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Progress in laser beam welding of aircraft fuselage panels / skin-skin-connections

: Dittrich, D.; Brenner, B.; Winderlich, B.; Beyer, E.; Hackius, J.

Lu, Y. ; Laser Institute of America -LIA-:
ICALEO 2008, 27th International Congress on Applications of Lasers & Electro Optics. Congress proceedings. CD-ROM : October 20-23, 2008, Temecula, CA, USA
Orlando, Fla.: LIA, 2008 (LIA 611=101)
ISBN: 978-0-912035-12-3
Paper 1804, pp.863-871
International Congress on Applications of Lasers & Electro Optics (ICALEO) <27, 2008, Temecula/Calif.>
Conference Paper
Fraunhofer IWS ()
Aluminiumlegierung; Korrosionsbeständigkeit; Kostensenkung; Materialermüdung; Rührreibschweißen; Flugzeugrumpf; Gasschweißen; industrielle Anwendung; Laserstrahlschweißen; Laserstrahl; Nieten; Fertigungskosten; Gewichtsverringerung; Technikfolgenabschätzung; Toleranz; Schweißbarkeit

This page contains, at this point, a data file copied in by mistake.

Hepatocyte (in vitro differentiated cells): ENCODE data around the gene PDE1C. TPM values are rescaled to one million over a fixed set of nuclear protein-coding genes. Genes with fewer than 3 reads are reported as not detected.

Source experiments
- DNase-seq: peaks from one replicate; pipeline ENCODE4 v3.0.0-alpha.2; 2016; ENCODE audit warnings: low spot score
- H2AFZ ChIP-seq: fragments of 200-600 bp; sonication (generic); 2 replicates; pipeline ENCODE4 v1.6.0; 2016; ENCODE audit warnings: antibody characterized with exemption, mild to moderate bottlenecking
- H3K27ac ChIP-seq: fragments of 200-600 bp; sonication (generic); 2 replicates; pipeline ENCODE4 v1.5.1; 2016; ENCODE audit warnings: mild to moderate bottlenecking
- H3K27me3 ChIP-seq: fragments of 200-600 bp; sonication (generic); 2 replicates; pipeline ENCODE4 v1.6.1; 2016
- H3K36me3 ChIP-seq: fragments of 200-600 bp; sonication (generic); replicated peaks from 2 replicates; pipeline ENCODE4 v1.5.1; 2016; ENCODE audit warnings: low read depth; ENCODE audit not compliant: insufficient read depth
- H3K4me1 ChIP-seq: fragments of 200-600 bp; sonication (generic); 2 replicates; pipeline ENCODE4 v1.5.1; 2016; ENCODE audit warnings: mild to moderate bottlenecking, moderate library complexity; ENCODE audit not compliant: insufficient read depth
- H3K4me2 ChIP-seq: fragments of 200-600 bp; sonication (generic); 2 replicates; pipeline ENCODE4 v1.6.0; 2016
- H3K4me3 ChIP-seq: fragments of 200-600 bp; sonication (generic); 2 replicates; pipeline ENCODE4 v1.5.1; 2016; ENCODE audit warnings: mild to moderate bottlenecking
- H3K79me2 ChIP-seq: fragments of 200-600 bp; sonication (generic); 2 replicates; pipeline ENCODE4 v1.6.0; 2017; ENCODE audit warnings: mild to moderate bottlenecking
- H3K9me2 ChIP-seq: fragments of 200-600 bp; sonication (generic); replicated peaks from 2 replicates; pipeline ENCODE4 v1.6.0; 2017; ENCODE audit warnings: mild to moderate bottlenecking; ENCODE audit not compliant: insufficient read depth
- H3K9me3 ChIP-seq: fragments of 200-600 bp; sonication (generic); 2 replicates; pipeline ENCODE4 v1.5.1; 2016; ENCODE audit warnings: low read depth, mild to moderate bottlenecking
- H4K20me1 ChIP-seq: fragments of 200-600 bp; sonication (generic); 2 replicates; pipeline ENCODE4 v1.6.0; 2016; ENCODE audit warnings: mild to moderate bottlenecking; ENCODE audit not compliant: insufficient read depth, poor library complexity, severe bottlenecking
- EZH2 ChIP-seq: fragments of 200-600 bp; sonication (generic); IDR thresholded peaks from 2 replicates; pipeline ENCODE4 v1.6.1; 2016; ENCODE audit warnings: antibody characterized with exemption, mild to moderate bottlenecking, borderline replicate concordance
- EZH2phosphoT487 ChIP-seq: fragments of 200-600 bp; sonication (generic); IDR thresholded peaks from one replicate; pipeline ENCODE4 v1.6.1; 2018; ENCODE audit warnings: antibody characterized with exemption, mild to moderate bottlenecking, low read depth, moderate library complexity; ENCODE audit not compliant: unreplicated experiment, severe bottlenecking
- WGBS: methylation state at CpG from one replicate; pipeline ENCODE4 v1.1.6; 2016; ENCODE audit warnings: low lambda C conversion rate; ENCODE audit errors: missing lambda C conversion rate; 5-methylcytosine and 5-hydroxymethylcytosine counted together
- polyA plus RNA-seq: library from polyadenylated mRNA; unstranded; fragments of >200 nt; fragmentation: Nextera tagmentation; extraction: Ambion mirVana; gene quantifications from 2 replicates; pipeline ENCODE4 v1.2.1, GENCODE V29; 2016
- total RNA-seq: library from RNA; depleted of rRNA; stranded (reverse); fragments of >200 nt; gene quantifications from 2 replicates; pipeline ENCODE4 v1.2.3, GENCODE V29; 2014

The most challenging objective for future metallic fuselages is to reduce weight and to obtain lower production costs in comparison to CFRP-Materials. On the metallic side, Airbus established successful laser beam welded stringer-skin-joints in the lower fuselage to overcome current limitations of conventional riveting techniques. The paper presents the results of a study to improve damage tolerance for laser beam welded skin-skin-joints, concerning a new weld seam path in relation to the strength mismatch of the weld. The used aluminum alloy was the AlMgSiCu (6xxx) material what provides good weldability, around 3 % weight reduction compared to the standard alloy AlCu (2024). Special attention will be focused on the damage tolerance behavior. The obtained advantages of the skin-skin-joints are: . a damage tolerance behavior of LBW joints comparable to the base material . a weight saving potential of at least 10 % compared to riveted structures . enhanced structural properties such as stiffness and corrosion resistance compared to conventional riveting techniques. A further benefit is the possibility to transfer the solutions for improved damage tolerance to other welding techniques such as friction stir welding (FSW). First promising results show that the damage tolerance between LBW and FSW is almost comparable.